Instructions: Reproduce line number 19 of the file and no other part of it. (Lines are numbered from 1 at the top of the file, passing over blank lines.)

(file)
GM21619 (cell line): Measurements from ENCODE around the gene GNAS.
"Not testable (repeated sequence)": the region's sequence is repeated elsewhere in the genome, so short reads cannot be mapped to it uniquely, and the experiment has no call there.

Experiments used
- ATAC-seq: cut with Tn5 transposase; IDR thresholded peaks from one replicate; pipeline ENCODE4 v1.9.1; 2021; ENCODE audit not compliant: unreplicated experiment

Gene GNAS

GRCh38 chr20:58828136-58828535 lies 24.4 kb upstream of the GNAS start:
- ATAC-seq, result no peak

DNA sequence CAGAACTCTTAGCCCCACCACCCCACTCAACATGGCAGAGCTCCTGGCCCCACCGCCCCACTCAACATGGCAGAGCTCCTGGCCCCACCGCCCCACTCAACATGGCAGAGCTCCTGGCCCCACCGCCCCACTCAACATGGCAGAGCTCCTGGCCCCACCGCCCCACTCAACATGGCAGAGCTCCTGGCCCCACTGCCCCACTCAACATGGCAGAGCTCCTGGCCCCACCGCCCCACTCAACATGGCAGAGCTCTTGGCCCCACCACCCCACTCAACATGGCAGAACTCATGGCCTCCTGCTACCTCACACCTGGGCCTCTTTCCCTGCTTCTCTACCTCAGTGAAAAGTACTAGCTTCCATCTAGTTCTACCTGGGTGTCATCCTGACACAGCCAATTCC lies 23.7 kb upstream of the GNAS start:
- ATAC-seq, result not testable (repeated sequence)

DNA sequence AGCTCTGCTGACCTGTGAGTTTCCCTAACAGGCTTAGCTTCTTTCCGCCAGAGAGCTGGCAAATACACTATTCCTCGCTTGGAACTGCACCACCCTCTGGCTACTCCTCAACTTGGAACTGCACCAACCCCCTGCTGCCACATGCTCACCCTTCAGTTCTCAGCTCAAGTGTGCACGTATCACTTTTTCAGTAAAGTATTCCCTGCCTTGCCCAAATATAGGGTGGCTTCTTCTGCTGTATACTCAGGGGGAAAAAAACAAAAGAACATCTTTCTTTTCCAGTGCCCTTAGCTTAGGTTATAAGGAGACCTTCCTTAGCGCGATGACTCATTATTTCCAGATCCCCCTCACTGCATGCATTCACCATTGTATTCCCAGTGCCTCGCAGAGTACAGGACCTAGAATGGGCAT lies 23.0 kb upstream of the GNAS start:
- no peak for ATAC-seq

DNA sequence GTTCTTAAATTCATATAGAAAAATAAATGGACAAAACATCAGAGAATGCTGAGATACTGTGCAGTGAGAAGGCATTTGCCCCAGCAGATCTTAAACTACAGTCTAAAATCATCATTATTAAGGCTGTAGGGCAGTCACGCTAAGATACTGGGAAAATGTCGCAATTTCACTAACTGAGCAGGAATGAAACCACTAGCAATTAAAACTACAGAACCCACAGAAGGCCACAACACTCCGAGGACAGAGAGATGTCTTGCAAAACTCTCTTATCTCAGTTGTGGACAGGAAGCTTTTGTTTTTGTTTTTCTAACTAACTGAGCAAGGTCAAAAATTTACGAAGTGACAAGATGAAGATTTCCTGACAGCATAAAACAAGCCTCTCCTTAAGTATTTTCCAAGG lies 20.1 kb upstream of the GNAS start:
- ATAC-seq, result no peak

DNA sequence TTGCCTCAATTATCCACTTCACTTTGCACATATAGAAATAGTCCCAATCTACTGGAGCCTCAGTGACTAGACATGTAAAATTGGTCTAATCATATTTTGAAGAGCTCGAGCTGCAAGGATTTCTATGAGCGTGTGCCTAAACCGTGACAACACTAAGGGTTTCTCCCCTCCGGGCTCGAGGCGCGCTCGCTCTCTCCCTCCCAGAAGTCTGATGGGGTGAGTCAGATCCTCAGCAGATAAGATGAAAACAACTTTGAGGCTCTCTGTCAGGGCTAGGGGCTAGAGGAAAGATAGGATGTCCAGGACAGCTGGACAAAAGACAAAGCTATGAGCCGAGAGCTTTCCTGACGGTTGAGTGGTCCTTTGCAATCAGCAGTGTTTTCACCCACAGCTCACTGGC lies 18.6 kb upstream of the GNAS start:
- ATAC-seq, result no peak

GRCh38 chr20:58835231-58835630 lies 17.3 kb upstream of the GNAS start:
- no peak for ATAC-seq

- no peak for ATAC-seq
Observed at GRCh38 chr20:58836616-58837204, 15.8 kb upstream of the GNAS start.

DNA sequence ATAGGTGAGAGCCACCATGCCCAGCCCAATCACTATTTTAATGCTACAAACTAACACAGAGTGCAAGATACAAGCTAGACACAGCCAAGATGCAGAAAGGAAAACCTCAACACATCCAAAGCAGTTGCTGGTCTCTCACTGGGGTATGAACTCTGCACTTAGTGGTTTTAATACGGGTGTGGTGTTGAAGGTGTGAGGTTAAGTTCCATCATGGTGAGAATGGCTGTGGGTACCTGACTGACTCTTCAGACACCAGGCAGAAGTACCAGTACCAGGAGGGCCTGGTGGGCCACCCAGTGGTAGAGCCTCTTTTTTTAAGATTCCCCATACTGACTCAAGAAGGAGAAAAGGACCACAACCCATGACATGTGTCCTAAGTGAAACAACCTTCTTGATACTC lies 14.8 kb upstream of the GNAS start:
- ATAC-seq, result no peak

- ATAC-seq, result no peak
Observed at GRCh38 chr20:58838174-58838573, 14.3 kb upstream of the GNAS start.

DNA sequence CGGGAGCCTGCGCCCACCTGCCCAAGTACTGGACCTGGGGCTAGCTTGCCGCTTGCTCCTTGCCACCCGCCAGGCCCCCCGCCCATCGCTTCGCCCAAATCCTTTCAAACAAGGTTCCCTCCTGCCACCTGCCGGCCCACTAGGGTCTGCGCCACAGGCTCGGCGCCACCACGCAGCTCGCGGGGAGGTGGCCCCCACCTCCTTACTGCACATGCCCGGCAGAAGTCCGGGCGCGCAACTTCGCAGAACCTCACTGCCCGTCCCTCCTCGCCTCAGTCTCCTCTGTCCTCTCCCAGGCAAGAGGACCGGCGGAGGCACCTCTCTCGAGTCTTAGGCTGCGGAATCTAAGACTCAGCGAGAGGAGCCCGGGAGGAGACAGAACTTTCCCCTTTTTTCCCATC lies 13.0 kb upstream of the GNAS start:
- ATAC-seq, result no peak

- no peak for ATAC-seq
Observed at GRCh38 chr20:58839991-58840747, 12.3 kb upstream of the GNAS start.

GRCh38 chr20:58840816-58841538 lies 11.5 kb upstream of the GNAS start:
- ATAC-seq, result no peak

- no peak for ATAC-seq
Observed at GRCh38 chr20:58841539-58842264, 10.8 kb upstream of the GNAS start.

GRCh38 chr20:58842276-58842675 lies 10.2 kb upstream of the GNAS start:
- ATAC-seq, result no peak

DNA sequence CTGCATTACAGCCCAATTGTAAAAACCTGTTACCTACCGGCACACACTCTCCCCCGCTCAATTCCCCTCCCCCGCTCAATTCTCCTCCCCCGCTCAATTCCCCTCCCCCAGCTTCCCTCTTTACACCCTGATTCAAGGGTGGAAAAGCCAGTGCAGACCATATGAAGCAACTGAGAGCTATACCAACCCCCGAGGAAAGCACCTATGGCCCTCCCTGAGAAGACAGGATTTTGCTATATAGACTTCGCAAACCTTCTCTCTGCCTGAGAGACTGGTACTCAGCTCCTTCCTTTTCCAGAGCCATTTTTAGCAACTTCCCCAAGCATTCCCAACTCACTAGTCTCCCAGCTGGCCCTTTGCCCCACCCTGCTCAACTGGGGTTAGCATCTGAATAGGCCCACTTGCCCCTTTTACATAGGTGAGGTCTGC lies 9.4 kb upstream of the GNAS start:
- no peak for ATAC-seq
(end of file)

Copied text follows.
Observed at GRCh38 chr20:58836616-58837204, 15.8 kb upstream of the GNAS start.